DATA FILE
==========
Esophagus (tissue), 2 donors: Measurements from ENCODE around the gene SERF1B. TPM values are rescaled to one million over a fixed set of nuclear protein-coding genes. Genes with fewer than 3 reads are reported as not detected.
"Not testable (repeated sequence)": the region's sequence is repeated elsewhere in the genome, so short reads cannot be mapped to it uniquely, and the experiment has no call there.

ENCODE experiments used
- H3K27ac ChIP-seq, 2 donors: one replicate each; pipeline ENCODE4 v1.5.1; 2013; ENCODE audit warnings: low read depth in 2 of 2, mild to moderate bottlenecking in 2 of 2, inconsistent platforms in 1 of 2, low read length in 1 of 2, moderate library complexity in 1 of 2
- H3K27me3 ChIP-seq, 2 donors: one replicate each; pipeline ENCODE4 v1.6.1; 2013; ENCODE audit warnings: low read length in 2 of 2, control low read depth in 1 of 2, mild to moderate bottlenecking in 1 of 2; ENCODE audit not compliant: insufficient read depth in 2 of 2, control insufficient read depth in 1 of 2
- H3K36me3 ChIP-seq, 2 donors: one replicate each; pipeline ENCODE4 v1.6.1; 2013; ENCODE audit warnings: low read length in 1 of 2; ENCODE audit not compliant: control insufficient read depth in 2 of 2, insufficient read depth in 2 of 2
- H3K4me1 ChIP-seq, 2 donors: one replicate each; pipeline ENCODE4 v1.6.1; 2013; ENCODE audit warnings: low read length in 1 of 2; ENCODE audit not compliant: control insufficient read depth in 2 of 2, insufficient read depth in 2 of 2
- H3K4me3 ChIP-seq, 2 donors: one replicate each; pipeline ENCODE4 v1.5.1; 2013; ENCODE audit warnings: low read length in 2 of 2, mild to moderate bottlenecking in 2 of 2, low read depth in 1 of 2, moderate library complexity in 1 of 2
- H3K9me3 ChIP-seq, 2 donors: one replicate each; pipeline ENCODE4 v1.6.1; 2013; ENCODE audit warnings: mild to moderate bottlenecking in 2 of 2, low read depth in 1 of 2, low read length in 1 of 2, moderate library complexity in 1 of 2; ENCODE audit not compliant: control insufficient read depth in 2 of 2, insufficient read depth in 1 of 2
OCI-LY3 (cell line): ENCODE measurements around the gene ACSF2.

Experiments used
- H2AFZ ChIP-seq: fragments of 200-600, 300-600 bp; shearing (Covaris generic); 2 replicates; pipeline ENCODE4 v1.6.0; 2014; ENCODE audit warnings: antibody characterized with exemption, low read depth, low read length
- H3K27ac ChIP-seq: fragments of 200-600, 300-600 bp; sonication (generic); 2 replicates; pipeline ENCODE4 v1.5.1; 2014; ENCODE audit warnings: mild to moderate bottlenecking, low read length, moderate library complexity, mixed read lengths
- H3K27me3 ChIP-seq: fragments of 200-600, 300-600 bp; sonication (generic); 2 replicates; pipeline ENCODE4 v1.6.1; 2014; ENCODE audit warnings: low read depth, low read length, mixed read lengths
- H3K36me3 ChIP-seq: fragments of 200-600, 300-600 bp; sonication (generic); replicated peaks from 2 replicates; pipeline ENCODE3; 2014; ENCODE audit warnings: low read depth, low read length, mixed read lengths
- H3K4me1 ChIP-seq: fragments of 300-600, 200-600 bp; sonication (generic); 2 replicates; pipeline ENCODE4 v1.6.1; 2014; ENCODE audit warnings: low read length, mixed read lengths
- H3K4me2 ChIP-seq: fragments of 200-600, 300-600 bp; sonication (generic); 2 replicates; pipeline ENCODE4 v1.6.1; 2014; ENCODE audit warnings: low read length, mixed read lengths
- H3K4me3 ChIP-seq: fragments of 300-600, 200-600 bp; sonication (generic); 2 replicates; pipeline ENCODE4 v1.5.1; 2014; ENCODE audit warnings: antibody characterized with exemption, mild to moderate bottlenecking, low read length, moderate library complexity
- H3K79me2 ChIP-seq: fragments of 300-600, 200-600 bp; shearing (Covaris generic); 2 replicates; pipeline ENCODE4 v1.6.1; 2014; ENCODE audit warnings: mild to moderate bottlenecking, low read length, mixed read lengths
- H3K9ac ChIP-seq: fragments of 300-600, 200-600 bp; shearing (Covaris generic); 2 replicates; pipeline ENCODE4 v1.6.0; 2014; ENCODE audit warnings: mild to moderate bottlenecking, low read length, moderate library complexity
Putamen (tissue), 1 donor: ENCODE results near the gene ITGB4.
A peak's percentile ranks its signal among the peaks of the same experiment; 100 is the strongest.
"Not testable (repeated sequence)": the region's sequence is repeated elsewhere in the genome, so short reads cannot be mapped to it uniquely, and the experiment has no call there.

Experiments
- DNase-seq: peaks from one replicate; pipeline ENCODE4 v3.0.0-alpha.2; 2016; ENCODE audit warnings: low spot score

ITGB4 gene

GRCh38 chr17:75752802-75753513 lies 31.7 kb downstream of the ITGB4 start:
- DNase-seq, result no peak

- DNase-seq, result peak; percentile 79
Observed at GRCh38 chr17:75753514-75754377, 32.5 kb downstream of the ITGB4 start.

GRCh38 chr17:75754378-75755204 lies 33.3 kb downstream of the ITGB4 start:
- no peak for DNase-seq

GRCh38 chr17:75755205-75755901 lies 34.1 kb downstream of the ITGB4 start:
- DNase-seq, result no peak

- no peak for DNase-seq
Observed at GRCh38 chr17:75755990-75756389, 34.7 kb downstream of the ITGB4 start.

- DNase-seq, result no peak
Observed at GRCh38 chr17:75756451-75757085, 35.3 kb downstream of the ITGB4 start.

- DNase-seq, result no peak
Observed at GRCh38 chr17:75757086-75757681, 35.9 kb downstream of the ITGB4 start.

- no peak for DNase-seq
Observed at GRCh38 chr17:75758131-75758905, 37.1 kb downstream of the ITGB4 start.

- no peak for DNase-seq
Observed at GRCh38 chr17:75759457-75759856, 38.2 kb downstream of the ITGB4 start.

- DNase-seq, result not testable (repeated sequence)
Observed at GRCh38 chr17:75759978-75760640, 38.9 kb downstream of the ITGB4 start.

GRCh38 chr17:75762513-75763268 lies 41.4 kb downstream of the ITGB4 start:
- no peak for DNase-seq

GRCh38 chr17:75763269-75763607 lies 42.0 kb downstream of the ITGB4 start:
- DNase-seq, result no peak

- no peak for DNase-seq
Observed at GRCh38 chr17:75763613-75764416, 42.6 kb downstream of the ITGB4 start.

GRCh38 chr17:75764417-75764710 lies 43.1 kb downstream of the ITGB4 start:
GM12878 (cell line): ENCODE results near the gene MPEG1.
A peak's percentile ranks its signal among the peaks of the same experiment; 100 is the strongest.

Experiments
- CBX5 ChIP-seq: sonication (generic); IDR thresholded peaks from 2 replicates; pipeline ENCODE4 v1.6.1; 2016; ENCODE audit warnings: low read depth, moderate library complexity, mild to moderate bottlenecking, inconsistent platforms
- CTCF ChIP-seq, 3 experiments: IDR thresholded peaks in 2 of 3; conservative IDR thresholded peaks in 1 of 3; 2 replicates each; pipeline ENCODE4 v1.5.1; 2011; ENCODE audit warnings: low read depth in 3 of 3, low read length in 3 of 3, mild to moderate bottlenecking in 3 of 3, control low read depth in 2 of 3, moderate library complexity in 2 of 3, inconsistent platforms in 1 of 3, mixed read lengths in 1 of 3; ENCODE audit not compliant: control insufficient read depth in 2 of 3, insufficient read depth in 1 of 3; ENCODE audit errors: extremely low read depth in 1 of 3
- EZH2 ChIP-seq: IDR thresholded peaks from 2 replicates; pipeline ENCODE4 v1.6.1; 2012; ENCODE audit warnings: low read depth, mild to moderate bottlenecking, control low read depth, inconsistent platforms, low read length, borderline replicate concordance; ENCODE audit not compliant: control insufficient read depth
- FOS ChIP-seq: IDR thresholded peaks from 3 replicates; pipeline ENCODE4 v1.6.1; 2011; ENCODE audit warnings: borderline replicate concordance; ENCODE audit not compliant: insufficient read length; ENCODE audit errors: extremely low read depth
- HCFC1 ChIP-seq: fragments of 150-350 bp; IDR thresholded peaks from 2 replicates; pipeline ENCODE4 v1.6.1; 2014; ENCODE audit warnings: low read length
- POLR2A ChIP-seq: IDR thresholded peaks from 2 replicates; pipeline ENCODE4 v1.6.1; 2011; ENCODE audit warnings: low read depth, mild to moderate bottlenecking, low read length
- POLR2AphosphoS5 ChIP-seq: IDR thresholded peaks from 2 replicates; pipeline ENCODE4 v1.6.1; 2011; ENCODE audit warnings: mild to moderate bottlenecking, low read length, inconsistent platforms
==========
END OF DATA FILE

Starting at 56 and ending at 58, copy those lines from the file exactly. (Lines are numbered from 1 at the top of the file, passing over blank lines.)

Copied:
Experiments
- CBX5 ChIP-seq: sonication (generic); IDR thresholded peaks from 2 replicates; pipeline ENCODE4 v1.6.1; 2016; ENCODE audit warnings: low read depth, moderate library complexity, mild to moderate bottlenecking, inconsistent platforms
- CTCF ChIP-seq, 3 experiments: IDR thresholded peaks in 2 of 3; conservative IDR thresholded peaks in 1 of 3; 2 replicates each; pipeline ENCODE4 v1.5.1; 2011; ENCODE audit warnings: low read depth in 3 of 3, low read length in 3 of 3, mild to moderate bottlenecking in 3 of 3, control low read depth in 2 of 3, moderate library complexity in 2 of 3, inconsistent platforms in 1 of 3, mixed read lengths in 1 of 3; ENCODE audit not compliant: control insufficient read depth in 2 of 3, insufficient read depth in 1 of 3; ENCODE audit errors: extremely low read depth in 1 of 3